Thursday, 9 April 2015

The Heart of Nursing

Caroline is a cardiac nurse specialist and as part of her role cares for heart failure patients, monitors their symptoms and helps them to plan their long-term care. She is one of 17 community cardiac nurses providing long-term care to patients within the trust.

Heart failure patients require ongoing monitoring because their symptoms, which include shortness of breath, fluid retention and fatigue. It can vary greatly from patient to patient, and also day to day.

“Often we see patients who are really uncomfortable but because of the intervention that we do and the adjustments we make to their medication, their symptoms improve dramatically. Often, within a week or two, patients say they can breathe easier again,” she explains.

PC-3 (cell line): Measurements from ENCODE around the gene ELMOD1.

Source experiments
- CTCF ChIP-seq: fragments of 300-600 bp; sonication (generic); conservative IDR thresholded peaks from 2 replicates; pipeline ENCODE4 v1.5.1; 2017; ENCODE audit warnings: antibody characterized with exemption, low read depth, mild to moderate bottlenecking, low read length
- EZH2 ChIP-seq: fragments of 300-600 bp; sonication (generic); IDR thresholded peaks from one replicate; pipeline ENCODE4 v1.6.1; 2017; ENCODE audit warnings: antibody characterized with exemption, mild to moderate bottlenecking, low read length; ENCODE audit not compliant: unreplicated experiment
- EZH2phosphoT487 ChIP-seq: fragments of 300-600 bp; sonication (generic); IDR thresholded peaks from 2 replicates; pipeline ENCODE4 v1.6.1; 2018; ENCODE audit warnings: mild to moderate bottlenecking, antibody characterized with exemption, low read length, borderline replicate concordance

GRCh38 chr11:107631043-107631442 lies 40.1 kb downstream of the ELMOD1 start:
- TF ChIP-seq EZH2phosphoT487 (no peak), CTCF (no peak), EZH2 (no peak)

Many of these interventions are carried out in Caroline’s heart failure clinic. Caroline spends time with the patients discussing their symptoms and taking blood tests. Based on this information, she can adjust doses of medication accordingly and give lifestyle advice, which can help people to manage heart failure.

Caroline also sees patients in their own home when they are too unwell to attend the clinic. If a patient who is retaining fluid doesn’t respond to an increase in water tablets, they often find that they benefit from having it delivered intravenously via a drip. In the past, dealing with this would mean admitting the patient to hospital. A few years ago, our community cardiac team in Leeds received a grant from the British Heart Foundation’s ground breaking scheme to pilot delivery of intravenous diuretics at home. The trial was a great success, and since, the service has been able to improve the lives of many patients that have been able to receive treatment in their own homes. 

Find out more about the community cardiac service here


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